This is a question no one seems to be able to answer. The US has done poorly internationally in the 50 and 100 free lately. They dominated the 200 and up at the Olympics and Worlds, and they did not even make it onto the podium in the 100 or 50. I’m not sure any collegiate program has stood out for developing elite female sprinters recently. Ledecky will face the same dilemma as Manuel next year. There are no collegiate standouts for the female distance events either.

Not to hijack the spotlight from Ally Howe. Congratulations to Ally! She is a spectacular athlete.

Reply to  Coach
7 years ago

Yes, the USA women dominated the 200/400/800/1500 Frees at the Olympics, but not by college swimmers.

Reply to  ArtVanDeLegh10
7 years ago

I’m not sure if it is an anomaly, but our star freestylers on the international stage (medalists, winners) were not training in college leading into the meet. Allison Schmidt was lights out while taking a year off and great (but not the same) before and after. I used to think this was because post grad swimmers had more time, experience, background, etc., but after the last two years, it’s almost like the college swimmers are being sandwiched between international level high school and post grad swimmers. Again, it could be an anomaly. I just find this interesting.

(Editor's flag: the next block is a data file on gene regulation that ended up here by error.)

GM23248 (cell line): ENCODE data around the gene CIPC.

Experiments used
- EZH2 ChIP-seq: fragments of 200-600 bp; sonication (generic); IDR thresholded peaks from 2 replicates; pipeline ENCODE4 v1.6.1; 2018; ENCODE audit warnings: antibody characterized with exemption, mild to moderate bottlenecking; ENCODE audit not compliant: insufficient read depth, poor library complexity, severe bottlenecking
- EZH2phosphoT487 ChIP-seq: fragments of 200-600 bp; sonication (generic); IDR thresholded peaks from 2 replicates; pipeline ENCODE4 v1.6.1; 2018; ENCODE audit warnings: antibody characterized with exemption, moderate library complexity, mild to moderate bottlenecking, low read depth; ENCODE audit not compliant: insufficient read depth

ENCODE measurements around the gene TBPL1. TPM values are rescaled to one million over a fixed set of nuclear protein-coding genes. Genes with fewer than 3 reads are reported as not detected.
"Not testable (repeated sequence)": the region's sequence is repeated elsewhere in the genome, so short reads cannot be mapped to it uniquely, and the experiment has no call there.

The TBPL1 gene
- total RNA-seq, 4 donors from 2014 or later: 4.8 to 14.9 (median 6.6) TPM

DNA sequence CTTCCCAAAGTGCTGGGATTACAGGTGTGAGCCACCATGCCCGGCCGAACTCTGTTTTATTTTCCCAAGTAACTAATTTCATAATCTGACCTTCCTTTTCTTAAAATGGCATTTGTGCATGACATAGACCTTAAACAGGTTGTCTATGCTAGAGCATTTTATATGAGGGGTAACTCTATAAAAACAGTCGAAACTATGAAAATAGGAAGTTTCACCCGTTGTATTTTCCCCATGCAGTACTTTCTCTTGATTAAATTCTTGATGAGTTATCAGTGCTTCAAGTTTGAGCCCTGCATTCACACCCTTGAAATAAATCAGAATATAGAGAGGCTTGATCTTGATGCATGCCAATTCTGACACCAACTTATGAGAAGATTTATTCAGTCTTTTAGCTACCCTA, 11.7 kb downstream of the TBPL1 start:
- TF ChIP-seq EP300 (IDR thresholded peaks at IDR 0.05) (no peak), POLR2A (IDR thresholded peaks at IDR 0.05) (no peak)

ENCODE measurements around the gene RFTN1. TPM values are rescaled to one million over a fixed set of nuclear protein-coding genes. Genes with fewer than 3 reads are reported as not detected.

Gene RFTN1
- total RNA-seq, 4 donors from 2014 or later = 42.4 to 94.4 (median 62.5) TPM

I understand on the men’s side because they physically continue to mature, but the women’s side just baffles me.

7 years ago

Curtis Ogren must now go to Stanford. It was meant to be.

Reply to  Prophecy
7 years ago

Congrats to Ally and Greg. Thought all along that Howe and Ogren were near locks for Stanford. Not many elite swimmers from Peninsula private schools pass on the farm.

PS sincere thanks to Bobo for handing the next five NCAA titles to the Bay Area duopoly. Why needlessly rile up the legions of SEC fans here?!?

7 years ago

Congratulations Ally! It’s a great fit for her and the program/

About Braden Keith

Braden Keith

Braden Keith is the Editor-in-Chief and a co-founder of He first got his feet wet by building The Swimmers' Circle beginning in January 2010, and now comes to SwimSwam to use that experience and help build a new leader in the sport of swimming. Aside from his life on the InterWet, …